HealthLeaders Media Corner Office - May 28, 2010 | Don't Cut Here! Lower Inpatient Satisfaction Scores an Ominous Sign View as a Webpage | Subscribe for Free
Don't Cut Here! Lower Inpatient Satisfaction Scores an Ominous Sign
Philip Betbeze, Senior Editor-Leadership

According to the American Consumer Satisfaction Index, which measures consumer satisfaction for 10 economic sectors, while many other economic sectors have improved their customer satisfaction rates, hospitals were not among them. It's not unusual for customer satisfaction to drop in a recession, but this data point should be a warning sign to senior leaders in healthcare. Why? Because patients are getting wiser toward customer service, and so should you.
[Read More]
  May 28, 2010

 
Editor's Picks
Revolving Door Of Readmissions and ED Visits More Extensive and Expensive
My colleague Cheryl Clark reports that a new database covering hospitals in 12 states shows the problem of readmissions and use of emergency room resources is more problematic than originally thought, according to a report from the Agency for Healthcare Research and Quality. About four in 10 patients who sought acute care between 2006 and 2007 made multiple visits to the hospital either for an inpatient stay, or an emergency visit, or both. That poses big problems for Medicare, which hopes to introduce as-yet unclear penalties for hospitals in the future that readmit patients for treatment of the same condition within a certain time period. Thirty days has been the much-discussed time limit on readmissions. [Read More]
States Will Pay Little for Reform's Medicaid Expansion
Although most of the coverage expansion under the Patient Protection and Affordability Act will come from adding to the Medicaid rolls, state governments will not have to spend much more on the program thanks to funding from the federal government, according to analysis from the Urban Institute for the Kaiser Commission on Medicaid and the Uninsured. [Read More]
Surveyed Employers Say They Expect Costs to Increase with Reform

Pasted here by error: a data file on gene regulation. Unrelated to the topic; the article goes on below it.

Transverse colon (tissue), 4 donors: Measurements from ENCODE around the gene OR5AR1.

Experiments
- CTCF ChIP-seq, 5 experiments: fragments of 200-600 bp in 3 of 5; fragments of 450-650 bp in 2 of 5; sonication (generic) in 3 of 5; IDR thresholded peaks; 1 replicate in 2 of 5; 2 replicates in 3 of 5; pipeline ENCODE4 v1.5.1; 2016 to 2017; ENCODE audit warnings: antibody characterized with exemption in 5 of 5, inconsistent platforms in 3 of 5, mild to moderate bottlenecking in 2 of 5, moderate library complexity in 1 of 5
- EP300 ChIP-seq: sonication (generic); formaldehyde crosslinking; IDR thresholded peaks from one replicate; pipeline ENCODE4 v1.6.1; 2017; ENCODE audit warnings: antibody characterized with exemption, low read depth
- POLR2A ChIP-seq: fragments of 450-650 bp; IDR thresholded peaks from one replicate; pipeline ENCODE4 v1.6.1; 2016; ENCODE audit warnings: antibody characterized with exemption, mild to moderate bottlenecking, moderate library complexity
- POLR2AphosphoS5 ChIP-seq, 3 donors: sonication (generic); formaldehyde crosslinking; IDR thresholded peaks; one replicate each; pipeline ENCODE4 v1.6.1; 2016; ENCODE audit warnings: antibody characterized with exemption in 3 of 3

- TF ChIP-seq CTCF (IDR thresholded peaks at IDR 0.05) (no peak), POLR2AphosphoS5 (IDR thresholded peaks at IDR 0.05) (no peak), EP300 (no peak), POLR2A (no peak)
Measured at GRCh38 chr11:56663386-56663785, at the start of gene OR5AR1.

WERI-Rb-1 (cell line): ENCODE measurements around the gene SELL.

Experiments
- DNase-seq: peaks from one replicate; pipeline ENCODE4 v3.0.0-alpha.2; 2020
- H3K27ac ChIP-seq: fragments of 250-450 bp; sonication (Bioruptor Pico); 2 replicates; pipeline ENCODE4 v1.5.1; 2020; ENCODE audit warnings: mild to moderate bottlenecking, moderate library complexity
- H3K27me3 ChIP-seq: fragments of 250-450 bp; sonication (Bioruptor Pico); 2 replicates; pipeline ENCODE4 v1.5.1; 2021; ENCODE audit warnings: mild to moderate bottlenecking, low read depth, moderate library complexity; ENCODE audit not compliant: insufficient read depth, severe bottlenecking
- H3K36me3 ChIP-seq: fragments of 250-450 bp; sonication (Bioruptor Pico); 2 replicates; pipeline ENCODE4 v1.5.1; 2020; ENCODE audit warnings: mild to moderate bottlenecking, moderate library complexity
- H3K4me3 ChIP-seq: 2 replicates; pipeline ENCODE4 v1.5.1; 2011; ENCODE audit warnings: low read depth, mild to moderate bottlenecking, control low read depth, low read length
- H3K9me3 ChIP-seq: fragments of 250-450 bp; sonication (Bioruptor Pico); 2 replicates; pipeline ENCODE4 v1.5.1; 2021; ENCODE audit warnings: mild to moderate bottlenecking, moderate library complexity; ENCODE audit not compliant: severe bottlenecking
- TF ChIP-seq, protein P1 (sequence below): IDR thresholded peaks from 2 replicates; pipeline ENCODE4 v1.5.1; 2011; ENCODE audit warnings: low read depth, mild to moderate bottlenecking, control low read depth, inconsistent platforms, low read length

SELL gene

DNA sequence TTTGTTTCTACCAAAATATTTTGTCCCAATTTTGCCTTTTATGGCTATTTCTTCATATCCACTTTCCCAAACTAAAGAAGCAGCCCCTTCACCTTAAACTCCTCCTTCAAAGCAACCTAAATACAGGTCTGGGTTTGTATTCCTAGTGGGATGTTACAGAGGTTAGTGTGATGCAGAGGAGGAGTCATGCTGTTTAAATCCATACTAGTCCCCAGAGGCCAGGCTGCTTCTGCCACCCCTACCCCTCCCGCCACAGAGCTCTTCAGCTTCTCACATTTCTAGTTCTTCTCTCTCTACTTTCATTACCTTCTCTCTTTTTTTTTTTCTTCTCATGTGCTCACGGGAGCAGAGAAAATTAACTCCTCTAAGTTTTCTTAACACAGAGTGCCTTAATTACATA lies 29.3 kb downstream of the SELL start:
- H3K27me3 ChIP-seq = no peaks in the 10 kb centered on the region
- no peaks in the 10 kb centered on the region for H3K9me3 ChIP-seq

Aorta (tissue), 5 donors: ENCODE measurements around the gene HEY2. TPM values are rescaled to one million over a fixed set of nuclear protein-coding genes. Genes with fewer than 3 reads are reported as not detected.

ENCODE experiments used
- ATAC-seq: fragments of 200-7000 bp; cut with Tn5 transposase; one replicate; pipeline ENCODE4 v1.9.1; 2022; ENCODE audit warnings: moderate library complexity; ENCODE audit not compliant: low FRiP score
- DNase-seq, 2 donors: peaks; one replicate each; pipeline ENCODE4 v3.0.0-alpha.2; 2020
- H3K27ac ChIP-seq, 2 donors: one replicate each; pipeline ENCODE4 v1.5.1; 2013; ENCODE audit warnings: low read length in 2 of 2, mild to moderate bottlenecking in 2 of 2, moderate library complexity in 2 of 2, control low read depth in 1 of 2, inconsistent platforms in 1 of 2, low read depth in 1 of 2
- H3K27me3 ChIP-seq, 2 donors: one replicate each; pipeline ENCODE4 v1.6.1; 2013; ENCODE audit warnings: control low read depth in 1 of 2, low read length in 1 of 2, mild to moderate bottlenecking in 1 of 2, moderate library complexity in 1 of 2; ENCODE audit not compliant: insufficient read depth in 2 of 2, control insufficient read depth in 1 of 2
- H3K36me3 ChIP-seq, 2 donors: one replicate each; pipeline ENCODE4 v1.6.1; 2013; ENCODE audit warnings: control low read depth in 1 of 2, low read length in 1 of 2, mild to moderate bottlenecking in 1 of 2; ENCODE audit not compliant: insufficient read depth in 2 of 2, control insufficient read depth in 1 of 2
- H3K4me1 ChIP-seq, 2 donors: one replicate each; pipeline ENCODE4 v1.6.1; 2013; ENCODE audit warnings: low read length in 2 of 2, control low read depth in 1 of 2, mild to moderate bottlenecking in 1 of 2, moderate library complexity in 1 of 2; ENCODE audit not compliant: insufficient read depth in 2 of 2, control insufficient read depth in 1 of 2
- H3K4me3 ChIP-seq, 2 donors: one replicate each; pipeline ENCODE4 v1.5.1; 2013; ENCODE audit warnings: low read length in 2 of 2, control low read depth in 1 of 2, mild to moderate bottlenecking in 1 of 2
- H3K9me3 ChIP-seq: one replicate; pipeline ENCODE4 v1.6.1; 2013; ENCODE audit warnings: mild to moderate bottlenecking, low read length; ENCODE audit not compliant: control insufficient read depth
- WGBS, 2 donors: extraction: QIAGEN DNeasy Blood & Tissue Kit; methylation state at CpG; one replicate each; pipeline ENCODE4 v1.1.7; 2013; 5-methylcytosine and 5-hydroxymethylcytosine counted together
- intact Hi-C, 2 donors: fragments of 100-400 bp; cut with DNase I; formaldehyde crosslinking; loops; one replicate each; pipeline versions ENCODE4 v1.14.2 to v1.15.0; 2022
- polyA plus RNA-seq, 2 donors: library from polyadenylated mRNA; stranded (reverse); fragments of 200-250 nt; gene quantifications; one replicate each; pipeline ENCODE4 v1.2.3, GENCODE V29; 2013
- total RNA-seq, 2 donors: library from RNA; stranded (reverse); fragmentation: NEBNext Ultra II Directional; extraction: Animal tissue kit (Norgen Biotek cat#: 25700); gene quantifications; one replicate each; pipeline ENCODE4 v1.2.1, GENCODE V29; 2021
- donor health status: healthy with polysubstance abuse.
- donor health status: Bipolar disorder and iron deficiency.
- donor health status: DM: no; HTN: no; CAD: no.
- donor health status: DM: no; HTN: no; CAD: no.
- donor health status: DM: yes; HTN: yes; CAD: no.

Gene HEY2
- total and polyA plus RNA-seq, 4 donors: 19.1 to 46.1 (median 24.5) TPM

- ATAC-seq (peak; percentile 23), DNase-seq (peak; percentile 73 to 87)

While U.S. employers may view controlling costs as a healthcare reform priority, only a few of those surveyed this month by Towers Watson, a professional services company, said they believed that reform would slow the tide of rising costs. However, despite these anticipated increases, nearly three fourths of large employers (74%) expect to continue to subsidize healthcare coverage for their active employees. [Read More]
This Week's Headlines
If Massachusetts is a Bellwether, Insurers May Soon Cut Payments
Elyas Bakhtiari, for HealthLeaders Media - May 26, 2010
Hospital Volumes Fall in April, Soft Q2 Forecasted
John Commins, for HealthLeaders Media - May 26, 2010
Healthcare Organizations Stay Competitive with Branded Mobile Sites
Marianne Aiello, for HealthLeaders Media - May 26, 2010
Sibley Memorial to enter negotiations with Johns Hopkins Medicine to integrate
Washington Post - May 28, 2010
Strategies shared to reduce hospital readmissions in Pennsylvania
Philadelphia Inquirer - May 27, 2010
Mailing of brochure touting healthcare law irks GOP lawmakers, who ask GAO to investigate
Washington Post - May 27, 2010
NW Indiana hospital lays off 75 workers
AP/Chicago Tribune - May 27, 2010
Healthcare Budgets for Pay Increases Continue Dip in 2010
John Commins, for HealthLeaders Media - May 26, 2010

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Plan, Align, Deploy and Execute: Bring Your Strategy to Life: In a robust healthcare system, strategy is executed from the ranks. Employees must understand what the corporate strategy is, why it is important, what their role is within it and how to make decisions in everyday activities that breathe life into the strategy. In other words: they need to know how to execute the strategy. But explaining a strategy is not easy. In part 2 of her two-part guest column, Gabrielle DeTora explains the structures needed to translate effective strategic imperatives to the rank-and-file. [Read More]
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Layoffs: Save Now But Pay More Later? Bernie Becker, vice president/CHRO at Stormont-Vail HealthCare in Topeka, KS, argues that layoffs cost more money in the long run, especially when it's time to start hiring again. [Listen Now]
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